healthHealth and Medicine

5 Things You Probably Didn't Know About Testicles


Jonathan O'Callaghan

Senior Staff Writer

F-Stop boy/Shutterstock

You might not know it, but this month is testicular cancer awareness month, which seeks to try and raise awareness about the disease.

Testicular cancer is the most common form of cancer in men from ages 15 to 45, with the condition fatal to one in 40 people who get it. However, it’s easy to check yourself and get treatment, and it is 98 percent curable if detected early.


To further highlight the month, we thought we’d bring you some interesting facts about testicles. So sit back and relax as we tell you a thing or two about balls.

That’s a lot of sperm

Sperm, more scientifically known as spermatozoa, are made in vessels within the testicles called seminiferous tubules. The average fertile man produces 40 to 60 million sperm cells per milliliter of semen, and testicles create about 200 million sperm every day.

Biggest balls


The biggest testicles in the animal kingdom belong to the tuberous bushcricket, also called Platycleis affinis, at least in relation to its body mass. They account for about 14 percent of the insect’s weight; if the same were true of a man, they would weigh about the same as six bags of sugar.

In terms of pure size, though, it’s right whales that come out on top. Each of their testicles weighs about 500 kilograms (1,100 pounds), containing about 1 percent of the whale’s weight and able to produce about 4.5 liters (1 gallon) of semen. Impressive.

Right whales have the biggest balls of all. wildestanimal/Shutterstock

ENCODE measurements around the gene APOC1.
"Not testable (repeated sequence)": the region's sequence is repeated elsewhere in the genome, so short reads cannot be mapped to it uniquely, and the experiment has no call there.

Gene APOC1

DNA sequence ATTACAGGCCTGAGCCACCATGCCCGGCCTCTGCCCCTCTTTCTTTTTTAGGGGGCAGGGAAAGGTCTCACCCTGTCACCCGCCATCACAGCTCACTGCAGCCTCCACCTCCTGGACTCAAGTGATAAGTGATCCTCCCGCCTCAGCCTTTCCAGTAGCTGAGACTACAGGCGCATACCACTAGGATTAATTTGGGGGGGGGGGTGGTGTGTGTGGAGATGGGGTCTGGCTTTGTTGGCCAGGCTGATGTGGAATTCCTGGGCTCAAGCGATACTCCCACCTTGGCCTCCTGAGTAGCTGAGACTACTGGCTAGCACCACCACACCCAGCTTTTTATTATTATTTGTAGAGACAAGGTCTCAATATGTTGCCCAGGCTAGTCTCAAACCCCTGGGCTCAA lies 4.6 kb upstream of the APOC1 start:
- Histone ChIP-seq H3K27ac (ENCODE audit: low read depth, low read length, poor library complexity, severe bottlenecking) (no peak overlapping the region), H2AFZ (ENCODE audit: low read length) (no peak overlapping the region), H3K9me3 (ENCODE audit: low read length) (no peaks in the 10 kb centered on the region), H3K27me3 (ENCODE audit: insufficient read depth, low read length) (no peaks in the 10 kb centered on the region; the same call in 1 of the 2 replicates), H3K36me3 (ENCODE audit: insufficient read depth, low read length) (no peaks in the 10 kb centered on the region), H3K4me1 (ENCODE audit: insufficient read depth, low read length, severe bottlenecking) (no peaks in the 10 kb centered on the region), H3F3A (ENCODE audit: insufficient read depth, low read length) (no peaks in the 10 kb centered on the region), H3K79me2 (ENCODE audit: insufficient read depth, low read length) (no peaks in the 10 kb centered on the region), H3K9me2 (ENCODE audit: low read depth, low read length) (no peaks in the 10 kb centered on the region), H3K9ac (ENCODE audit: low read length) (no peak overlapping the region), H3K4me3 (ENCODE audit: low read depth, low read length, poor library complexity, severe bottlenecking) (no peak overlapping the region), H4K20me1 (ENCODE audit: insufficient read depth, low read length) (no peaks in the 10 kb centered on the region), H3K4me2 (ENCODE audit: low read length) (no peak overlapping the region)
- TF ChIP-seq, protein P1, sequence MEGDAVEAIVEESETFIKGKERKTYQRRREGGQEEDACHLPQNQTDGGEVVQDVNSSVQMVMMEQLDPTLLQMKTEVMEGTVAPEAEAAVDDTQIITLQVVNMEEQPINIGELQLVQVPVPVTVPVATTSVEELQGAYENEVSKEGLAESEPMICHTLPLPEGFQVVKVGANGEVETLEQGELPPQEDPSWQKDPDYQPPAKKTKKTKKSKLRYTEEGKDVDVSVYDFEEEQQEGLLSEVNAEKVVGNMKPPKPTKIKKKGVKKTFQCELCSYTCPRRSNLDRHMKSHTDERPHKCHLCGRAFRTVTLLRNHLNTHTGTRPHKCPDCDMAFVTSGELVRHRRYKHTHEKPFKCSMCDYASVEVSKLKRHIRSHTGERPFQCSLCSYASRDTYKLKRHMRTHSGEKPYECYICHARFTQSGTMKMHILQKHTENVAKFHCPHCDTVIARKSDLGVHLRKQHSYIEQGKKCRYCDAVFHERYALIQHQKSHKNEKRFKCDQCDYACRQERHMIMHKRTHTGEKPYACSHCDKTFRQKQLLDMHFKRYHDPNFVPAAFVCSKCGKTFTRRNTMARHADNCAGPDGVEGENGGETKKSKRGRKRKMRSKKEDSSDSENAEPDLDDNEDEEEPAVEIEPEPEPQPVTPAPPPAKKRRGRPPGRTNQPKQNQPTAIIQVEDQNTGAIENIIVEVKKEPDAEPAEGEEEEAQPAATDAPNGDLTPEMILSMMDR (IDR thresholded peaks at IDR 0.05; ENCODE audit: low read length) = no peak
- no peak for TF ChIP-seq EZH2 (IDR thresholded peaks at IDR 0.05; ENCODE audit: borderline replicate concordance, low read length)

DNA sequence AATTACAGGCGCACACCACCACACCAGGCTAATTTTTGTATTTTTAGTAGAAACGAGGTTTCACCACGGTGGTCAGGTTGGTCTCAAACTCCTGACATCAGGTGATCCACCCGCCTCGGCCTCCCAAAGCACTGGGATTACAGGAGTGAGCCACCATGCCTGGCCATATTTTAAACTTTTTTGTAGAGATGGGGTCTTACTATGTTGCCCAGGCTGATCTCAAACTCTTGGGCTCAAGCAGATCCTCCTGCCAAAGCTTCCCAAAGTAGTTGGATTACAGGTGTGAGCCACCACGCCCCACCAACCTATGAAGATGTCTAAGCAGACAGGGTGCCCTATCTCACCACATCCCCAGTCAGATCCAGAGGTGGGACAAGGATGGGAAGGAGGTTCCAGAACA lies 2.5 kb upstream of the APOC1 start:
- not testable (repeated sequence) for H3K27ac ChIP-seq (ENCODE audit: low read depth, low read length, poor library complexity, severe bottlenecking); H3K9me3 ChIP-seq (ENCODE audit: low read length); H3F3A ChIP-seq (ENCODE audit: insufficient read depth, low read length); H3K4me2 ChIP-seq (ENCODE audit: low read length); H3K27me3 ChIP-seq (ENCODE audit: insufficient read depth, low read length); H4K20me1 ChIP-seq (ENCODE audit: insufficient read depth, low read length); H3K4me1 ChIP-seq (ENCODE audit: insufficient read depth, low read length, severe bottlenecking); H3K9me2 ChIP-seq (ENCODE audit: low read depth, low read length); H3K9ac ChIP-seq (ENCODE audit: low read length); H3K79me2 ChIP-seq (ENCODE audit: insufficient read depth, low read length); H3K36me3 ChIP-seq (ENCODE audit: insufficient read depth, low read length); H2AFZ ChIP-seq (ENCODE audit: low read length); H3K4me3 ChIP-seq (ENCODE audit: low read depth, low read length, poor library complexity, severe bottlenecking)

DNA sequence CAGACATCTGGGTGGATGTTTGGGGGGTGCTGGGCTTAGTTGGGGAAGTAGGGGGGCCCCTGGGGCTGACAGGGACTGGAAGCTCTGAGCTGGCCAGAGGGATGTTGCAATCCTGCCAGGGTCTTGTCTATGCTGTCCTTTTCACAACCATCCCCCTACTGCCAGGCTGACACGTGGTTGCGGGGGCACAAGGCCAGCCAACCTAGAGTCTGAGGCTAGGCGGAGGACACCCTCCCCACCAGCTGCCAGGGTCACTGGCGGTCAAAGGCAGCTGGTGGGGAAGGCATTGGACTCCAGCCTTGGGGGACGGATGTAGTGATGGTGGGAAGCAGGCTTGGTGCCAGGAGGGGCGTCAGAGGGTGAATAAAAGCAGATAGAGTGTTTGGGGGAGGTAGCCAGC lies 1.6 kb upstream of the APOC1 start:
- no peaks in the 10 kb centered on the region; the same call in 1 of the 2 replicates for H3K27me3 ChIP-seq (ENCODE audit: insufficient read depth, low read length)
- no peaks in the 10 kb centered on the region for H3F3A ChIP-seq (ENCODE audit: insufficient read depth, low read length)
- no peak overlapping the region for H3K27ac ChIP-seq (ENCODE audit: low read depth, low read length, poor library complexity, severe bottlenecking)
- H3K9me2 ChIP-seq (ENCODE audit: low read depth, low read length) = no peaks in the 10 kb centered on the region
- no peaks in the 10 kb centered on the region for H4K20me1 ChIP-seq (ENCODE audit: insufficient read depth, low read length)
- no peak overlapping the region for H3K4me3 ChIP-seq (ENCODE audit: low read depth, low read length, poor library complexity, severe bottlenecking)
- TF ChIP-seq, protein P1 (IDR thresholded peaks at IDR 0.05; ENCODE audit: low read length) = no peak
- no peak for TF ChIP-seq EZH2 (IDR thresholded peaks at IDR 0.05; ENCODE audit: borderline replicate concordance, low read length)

Some like it cold

Testicles like to be cold, which is why your body tells them to hang down when you are warm. When they’re too cold, they often shrivel up to try and retain some heat.


For about 65 percent of men, the right testicle hangs a bit higher and is also bigger, although Greek statues normally have a larger left one – possibly for reasons relating to fertility and cultural beliefs.

Scrotum humanum

In 1763, physician Richard Brookes described a fossil found in the UK that may well have been the first dinosaur. Although correctly identified as part of a femur, he gave it a name that referenced its similar appearance to a giant human’s testicles: Scrotum humanum.

Later, this fossil was attributed to the dinosaur Megalosaurus, the first dinosaur to be scientifically named in 1824. But the creature was allowed to keep its new name by the International Commission for Zoological Nomenclature, despite being originally referred to simply as “balls”.


More than two

Not all men have two testicles. There is an extremely rare condition called polyorchidism where a man can grow one to three more testicles than normal.

Only about 200 cases have ever been reported, with the extra testicles found via ultrasound. Sometimes the extra testicles may be removed, as it’s thought they can increase the risk of testicular cancer.


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